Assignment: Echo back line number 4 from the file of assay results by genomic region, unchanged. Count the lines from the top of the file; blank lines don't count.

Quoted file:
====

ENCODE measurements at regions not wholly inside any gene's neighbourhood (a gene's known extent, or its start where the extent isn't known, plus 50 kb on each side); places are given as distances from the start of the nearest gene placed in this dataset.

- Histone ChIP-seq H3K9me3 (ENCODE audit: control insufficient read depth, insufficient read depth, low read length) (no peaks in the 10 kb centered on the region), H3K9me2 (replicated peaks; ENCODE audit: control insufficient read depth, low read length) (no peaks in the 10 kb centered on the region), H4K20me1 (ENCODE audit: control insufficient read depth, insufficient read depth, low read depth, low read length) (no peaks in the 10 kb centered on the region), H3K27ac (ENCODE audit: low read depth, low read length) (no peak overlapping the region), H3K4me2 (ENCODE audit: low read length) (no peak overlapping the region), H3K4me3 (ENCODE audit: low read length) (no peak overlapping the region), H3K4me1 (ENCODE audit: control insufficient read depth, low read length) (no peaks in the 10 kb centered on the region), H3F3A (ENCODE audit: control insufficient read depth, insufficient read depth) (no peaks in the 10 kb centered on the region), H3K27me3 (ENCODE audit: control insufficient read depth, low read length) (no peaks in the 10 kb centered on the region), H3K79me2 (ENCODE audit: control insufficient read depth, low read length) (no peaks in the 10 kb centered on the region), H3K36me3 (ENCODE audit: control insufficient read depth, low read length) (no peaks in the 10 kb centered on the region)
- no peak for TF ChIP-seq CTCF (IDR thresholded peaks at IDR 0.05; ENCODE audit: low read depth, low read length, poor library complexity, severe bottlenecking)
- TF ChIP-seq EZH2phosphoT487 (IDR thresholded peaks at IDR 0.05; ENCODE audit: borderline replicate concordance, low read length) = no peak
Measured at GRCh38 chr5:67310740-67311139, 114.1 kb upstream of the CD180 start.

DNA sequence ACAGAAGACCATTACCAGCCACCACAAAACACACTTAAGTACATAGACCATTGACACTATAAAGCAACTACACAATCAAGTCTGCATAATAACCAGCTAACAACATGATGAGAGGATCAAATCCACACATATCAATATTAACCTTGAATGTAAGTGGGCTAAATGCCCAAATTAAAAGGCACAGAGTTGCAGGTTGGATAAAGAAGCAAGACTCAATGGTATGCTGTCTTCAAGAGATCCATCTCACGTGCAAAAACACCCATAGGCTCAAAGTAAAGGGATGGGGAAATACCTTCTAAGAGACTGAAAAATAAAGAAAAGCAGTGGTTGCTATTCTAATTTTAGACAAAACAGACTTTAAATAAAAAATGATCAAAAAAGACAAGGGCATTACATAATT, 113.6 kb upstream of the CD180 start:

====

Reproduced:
- TF ChIP-seq EZH2phosphoT487 (IDR thresholded peaks at IDR 0.05; ENCODE audit: borderline replicate concordance, low read length) = no peak